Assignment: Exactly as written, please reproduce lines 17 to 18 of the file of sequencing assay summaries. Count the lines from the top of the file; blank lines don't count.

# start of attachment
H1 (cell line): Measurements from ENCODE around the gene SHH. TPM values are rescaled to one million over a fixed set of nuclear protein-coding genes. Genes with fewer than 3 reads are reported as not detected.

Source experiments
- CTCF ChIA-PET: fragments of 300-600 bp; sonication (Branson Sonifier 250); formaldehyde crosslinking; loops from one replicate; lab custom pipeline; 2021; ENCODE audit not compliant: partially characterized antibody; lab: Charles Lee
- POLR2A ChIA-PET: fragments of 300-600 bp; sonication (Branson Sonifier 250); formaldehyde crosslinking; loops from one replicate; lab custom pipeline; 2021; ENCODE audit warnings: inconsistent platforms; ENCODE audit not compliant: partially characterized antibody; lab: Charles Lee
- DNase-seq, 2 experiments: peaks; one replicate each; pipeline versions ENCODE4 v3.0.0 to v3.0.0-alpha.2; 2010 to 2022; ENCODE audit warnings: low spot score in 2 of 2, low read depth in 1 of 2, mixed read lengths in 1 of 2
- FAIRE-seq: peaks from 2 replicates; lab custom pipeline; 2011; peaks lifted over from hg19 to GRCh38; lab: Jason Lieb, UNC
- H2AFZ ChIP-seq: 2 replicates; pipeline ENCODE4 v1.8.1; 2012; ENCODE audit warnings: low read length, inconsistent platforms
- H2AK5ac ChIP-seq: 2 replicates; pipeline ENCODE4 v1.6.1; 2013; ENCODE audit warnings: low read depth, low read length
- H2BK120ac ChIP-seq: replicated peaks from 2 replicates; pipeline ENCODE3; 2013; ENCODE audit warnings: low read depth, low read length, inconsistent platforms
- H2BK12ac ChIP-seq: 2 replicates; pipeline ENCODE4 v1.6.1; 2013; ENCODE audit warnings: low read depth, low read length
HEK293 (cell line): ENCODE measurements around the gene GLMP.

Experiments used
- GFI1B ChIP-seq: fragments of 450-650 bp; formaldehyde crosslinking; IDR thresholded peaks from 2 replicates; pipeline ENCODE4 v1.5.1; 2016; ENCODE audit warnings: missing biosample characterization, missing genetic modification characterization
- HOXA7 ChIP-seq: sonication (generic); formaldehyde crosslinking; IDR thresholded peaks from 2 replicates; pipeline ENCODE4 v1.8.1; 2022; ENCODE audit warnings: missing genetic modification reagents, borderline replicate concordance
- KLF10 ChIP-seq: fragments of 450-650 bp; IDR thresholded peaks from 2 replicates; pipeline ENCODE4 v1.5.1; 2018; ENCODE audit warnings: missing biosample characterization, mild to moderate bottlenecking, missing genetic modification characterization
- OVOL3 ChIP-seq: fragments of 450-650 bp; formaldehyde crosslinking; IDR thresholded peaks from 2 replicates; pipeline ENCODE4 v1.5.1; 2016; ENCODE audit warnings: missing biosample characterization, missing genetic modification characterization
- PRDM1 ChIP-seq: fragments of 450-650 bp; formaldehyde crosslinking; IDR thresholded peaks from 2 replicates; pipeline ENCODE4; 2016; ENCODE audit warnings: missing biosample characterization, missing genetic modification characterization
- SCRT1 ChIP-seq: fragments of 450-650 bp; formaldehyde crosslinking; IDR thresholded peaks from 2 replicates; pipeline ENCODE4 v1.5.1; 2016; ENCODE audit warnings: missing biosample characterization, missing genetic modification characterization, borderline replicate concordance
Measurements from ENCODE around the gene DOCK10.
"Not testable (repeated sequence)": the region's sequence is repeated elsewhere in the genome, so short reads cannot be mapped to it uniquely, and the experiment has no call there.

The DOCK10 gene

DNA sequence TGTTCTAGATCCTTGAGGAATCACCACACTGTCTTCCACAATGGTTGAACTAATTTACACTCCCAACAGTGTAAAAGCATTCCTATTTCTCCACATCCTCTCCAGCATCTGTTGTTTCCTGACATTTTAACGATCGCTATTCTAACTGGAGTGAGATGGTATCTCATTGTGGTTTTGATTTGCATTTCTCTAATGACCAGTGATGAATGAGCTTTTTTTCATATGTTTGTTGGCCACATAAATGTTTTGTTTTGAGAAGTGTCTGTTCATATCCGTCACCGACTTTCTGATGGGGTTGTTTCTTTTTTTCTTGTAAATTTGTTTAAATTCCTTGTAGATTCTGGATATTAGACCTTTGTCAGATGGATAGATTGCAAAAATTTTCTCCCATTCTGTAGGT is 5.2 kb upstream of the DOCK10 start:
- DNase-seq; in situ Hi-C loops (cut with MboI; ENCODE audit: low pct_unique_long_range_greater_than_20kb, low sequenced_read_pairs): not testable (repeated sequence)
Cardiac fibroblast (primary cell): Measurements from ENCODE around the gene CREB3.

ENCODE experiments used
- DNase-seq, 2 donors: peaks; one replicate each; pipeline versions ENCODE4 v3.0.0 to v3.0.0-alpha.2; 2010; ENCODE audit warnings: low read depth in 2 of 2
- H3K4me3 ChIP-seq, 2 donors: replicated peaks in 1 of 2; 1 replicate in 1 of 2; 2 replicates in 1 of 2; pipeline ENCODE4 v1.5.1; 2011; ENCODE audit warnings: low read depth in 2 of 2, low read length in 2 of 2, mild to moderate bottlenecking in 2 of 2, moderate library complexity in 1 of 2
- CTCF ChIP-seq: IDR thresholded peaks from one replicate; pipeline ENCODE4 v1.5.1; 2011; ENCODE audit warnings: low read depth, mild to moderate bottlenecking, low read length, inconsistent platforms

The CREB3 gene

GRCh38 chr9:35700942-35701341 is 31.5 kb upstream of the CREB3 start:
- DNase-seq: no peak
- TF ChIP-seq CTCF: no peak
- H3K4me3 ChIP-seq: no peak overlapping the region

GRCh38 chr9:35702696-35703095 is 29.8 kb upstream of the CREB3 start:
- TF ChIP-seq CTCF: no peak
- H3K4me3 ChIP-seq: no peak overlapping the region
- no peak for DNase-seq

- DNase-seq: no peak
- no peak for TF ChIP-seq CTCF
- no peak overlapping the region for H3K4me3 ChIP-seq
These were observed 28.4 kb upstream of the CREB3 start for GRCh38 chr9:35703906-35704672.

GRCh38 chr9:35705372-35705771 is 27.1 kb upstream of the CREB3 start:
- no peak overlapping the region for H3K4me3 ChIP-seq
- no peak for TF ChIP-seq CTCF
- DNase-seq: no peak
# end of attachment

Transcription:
- PRDM1 ChIP-seq: fragments of 450-650 bp; formaldehyde crosslinking; IDR thresholded peaks from 2 replicates; pipeline ENCODE4; 2016; ENCODE audit warnings: missing biosample characterization, missing genetic modification characterization
- SCRT1 ChIP-seq: fragments of 450-650 bp; formaldehyde crosslinking; IDR thresholded peaks from 2 replicates; pipeline ENCODE4 v1.5.1; 2016; ENCODE audit warnings: missing biosample characterization, missing genetic modification characterization, borderline replicate concordance